Young fans from New York and New Jersey headed to Brooklyn for the 2024 WNBA Draft to witness college superstar and No. 1 overall pick Caitlin Clark, who will play for the Indiana Fever. NewsdayTV's Carissa Kellman reports.  Credit: Howard Simmons; Photo Credit: Kathleen Malone-Van Dyke; Getty Images/ Sarah Stier

Wave goodbye to your mother’s WNBA.

Wave goodbye to women’s team sports as you knew it.

Wave goodbye to half-empty arenas, five-digit rookie salaries and teams flying commercial airlines in the playoffs being the norm.

Wave goodbye to not being able to watch them in prime time.

History was made Monday night when Caitlin Clark, wearing a cream-colored Prada suit, stepped onto the stage at the Brooklyn Academy of Music after officially being made the No. 1 pick in the WNBA.

It was one small step for the woman from Iowa and one giant step for women’s sports.

“We are witnessing a transformational moment in sport that we may not experience for generations,” WNBA commissioner Cathy Engelbert said an hour before the Indiana Fever selected Clark with the No. 1 pick.

The league has struggled for years to make household names out of its players. With Clark, they have a household name delivered straight to them.

As she chased and then broke Pete Maravich’s scoring record this past season, Clark converted skeptics into hardcore women’s basketball fans. Fans — women, men and lots and lots of young girls — packed arenas on the road and at Iowa, cheering her with the kind of fervor usually reserved for Taylor Swift.

Just eight days before the WNBA Draft, 18.9 million viewers tuned in to the NCAA women’s championship game between Iowa and South Carolina. Iowa may have lost that game, but Clark won even more fans. She enters the WNBA with more than 306,000 followers on X, which is more than double the 142,000 followers that two-time MVP Breanna Stewart has.

A throng of fans began lining up outside the Brooklyn Academy of Music two hours before the draft, almost all of them hoping to see history unfold. Clark has had quite a weekend in New York, including becoming the first female athlete to play a team sport to appear on Saturday Night Live. The only other female athlete to recently make an appearance on the show is Serena Williams.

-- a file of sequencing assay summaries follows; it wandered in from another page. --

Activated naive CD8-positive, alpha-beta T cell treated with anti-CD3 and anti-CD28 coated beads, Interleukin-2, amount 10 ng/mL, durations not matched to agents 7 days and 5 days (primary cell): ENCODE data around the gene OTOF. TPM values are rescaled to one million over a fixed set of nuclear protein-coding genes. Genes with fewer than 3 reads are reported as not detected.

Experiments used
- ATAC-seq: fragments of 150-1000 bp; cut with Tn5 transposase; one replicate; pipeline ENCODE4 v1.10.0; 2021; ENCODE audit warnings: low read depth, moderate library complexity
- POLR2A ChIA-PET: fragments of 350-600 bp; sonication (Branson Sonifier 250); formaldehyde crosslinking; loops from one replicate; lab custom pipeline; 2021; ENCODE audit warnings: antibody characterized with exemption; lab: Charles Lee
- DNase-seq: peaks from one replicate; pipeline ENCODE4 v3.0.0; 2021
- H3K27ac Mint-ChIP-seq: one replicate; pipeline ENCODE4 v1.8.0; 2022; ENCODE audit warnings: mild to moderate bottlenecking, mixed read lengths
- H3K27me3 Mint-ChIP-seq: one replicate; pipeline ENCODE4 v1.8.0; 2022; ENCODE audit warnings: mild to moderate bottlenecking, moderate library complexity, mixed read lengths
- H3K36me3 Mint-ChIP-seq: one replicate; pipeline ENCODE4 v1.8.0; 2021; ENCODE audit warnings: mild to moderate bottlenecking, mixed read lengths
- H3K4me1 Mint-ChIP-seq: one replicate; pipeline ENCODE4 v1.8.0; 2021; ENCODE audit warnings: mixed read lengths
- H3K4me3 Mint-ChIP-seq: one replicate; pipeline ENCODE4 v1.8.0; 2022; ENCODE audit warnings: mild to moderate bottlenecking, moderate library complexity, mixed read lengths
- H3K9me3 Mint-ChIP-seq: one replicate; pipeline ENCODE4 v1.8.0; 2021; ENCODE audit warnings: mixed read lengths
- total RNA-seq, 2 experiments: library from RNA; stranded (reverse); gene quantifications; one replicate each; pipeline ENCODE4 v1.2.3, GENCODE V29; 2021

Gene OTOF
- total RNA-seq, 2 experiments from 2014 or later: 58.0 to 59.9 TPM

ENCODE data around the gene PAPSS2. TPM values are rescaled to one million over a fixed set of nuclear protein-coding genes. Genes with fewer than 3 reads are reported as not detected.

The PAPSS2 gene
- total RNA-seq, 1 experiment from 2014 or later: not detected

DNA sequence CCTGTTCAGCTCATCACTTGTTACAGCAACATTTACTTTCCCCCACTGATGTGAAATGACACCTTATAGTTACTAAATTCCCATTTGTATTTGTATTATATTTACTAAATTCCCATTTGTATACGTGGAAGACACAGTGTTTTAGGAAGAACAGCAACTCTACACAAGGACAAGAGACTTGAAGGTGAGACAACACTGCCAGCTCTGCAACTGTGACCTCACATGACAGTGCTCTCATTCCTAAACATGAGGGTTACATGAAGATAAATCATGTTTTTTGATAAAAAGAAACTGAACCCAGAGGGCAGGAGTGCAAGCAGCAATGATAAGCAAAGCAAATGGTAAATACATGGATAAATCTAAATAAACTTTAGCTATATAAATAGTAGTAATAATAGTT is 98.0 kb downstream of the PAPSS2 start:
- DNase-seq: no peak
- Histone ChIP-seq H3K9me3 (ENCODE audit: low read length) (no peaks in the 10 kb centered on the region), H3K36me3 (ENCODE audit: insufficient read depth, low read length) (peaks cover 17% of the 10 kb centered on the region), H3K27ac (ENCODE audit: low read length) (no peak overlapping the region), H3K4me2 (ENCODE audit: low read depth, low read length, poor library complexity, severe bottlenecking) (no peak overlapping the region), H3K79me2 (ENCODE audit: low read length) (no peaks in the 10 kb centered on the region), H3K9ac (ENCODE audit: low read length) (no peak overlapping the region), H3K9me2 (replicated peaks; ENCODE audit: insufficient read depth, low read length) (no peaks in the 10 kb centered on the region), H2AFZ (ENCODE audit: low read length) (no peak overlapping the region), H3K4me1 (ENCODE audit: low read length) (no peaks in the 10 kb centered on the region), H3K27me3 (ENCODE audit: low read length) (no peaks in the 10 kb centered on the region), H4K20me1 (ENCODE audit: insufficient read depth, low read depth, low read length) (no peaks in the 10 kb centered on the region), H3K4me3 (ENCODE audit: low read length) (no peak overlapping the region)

Her fans will translate into big-time dollars for the league and its players. Engelbert said this past week that Clark and the next generation of women’s basketball players will be the economic engines that ensure the league’s financial footing for the next three decades. In an interview with CNBC, Engelbert said she is looking to see the league’s existing media deals double in value, from $50 million to $100 million, when they are renegotiated in 2025.

Is Clark really head and shoulders beyond any other women’s basketball player to be drafted? That remains to be seen. But she definitely is the right player at the right time.

Clark is from the first class of women athletes to be able to benefit from NIL deals. That means she has been able to market herself heavily and make money off endorsements before joining a professional league.

According to NIL database On3, Clark already has made $3.1 million in endorsements. The only athletes to earn more are LeBron James’ son Bronny, Deion Sanders’ son Shedeur and LSU gymnast and social media influencer Livvy Dunne.

Among the companies Clark has deals with are Nike, Gatorade, State Farm, Buick and Xfinity. These were all signed while she was playing college ball, which went a long way toward helping to build her fan base. She will carry those all forward to the WNBA, bringing possibly millions of new fans with her.

Contrast that with the attention paid to Kelsey Plum, who set the previous NCAA scoring record during the 2016-17 season while playing for the University of Washington. Plum won the Wooden Award and ended up being the No. 1 draft pick, but she wasn’t able to sign an endorsement deal until she became a pro.

Now the floodgates have opened. You can bet that Connecticut’s Paige Bueckers will be the next household name to come in with endorsements and big-time hoopla.

It was no big surprise when the commissioner announced that the Fever were taking Clark. Still, she couldn’t help but be overwhelmed by the magnitude of it all.

“I dreamed of this moment since I was in second grade, and it’s taken a lot of hard work,” said Clark, 22. “There’s been a lot of ups and downs, but most of all, I’m just trying to soak it all in.”

So is the WNBA, which after almost three decades as a professional league seems poised to make the giant leap into a major professional sport.

Said Engelbert: “We are ready for this moment.”


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